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The influence of seasonal variations on the chemical composition and composition of fatty acids in five commercially important freshwater fish species from the Danube: white bream, bream, vimba, zope, and Prussian carp, during May, July and September was determined. Changes in the chemical composition of meat of all examined species had the same tendencies. Water and protein content in the meat decreased, while fat content increased. The most frequent fatty acids in the meat of all the examined fish were the following: 18:1 n-9 (oleic), 16:0 (palmitic), 16:1 (palmitoleic), 18:2 n-6 (linoleic), 20:1 (eicosenoic), 20:5 n-3 eicosapentaenoic acid (EPA), 20:4 n-6 arachidonic acid and 22:6 n-3 docosahexaeonic acid (DHA). The content of saturated fatty acids (SFA) ranged from 25.03% to 32.43% and displayed a tendency to increase during the observed period. The total content of the n-6 group in the meat of Prussian carp was higher than in other species, which was probably a consequence of specific diet. The total content of n-3 fatty acids in the meat of white bream, bream, vimba and zope was the highest in May, and it declined during July-September. We can conclude that the meat of white bream and vimba contains high nutritional values in terms of EPA and DHA content. The n-3/n-6 ratio was also very favourable: 0.9 to 2.0 in the meat of white bream, bream, vimba and zope, with a clear downward tendency in the observed period.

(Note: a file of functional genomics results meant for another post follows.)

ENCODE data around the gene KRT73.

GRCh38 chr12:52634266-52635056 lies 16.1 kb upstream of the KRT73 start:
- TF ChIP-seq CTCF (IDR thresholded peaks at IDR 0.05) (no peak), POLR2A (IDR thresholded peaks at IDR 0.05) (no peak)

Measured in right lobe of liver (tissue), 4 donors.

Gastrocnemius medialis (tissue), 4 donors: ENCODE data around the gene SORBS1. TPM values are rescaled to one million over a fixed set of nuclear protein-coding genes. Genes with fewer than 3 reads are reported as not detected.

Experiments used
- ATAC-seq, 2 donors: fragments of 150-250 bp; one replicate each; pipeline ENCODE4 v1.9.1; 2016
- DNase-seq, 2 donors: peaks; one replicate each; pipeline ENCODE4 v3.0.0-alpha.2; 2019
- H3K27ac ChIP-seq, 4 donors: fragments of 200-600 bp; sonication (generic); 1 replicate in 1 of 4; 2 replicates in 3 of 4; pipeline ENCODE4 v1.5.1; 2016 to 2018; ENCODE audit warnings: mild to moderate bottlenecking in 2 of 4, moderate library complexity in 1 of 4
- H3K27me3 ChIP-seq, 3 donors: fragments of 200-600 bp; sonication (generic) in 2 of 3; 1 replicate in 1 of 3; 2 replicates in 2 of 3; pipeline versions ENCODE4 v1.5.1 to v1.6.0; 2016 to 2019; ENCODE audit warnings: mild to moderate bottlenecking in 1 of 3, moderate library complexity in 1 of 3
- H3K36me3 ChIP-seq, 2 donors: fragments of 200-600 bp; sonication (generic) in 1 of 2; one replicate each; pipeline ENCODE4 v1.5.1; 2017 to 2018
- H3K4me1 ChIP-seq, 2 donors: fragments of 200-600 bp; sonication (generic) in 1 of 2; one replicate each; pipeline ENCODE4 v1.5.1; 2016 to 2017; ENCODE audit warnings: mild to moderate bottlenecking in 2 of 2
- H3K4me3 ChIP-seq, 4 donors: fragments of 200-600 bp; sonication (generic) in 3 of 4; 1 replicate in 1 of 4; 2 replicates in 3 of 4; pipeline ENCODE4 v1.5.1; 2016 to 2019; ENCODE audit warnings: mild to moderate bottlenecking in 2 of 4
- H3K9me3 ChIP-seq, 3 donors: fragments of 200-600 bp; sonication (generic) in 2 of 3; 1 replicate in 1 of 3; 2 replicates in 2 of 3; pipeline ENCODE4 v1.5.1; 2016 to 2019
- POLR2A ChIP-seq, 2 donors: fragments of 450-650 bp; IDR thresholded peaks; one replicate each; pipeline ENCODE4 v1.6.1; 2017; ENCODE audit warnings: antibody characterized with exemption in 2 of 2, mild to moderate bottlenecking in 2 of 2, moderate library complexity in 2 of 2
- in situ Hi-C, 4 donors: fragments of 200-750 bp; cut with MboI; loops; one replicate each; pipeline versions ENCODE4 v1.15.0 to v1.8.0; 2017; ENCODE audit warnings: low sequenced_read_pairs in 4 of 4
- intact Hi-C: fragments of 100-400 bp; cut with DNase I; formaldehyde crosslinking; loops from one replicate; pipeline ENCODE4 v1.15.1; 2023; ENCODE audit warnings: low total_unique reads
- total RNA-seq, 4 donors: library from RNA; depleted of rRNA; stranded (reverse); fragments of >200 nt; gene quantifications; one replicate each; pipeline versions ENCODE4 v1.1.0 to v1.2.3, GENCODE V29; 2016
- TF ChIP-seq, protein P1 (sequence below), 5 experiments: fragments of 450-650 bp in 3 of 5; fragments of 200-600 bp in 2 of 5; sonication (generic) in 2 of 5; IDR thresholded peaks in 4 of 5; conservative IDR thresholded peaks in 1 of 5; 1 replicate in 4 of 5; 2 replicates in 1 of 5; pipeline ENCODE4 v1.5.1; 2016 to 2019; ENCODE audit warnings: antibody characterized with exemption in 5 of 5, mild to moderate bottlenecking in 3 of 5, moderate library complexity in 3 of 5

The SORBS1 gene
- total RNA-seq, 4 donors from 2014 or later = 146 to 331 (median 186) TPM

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The fatty acid composition of wild sea bass (Dicentrarchus labrax L.) and gilthead sea bream (Sparus auratus L.) were compared with gas chromatography. These two species are widely cultivated in Europe and represent a significant portion of consumed fish in the region. The aim of the present work was to compare the nutritional value of fatty acids in the flesh of wild sea bass and sea bream. Significant differences were observed in the saturated and poly-unsaturated fatty acid content. The presence of lauric, myristic and palmitic acids in the flesh of sea bream in quantities far exceeding those in sea bass make sea bream less suitable for preventing cardiovascular diseases. The poly-unsaturated n-3 fatty acids with both anti-atherogenetic and anti-inflammatory action in sea bass surpass those of sea bream by a total of 30%. Sea bass also contains 60% more C22:6n-3. Compared to sea bream, sea bass appears to be more suitable for the diet of people suffering from cardiac diseases, angiopathy, inflammations and Alzheimer’s disease.

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the uniformity value 0.3, which is required by the BREEAM standard. Fig. 6. Daylight illuminance comparison between bream standard and the living room and Room 1 a) illuminance in the summer (June); b) illuminance in the winter (December) Fig. 7

Open access
Acta Alimentaria
Authors:
Sz. Luzics
,
Á. Tóth
,
T. Barna
,
E. Szabó
,
I. Nagy
,
B. Horváth
,
I. Nagy
,
Z. Varecza
,
I. Bata-Vidács
, and
J. Kukolya

, feed utilisation, intestinal histology and gut microbiota of gilthead sea bream ( Sparus aurata ) . Aquaculture , 300 ( 1–4 ): 182 – 188 . https://doi.org/10.1016/j.aquaculture.2010.01.015 . Eriksson , K.E.L. , Blanchette R.H. , and Ander , P

Open access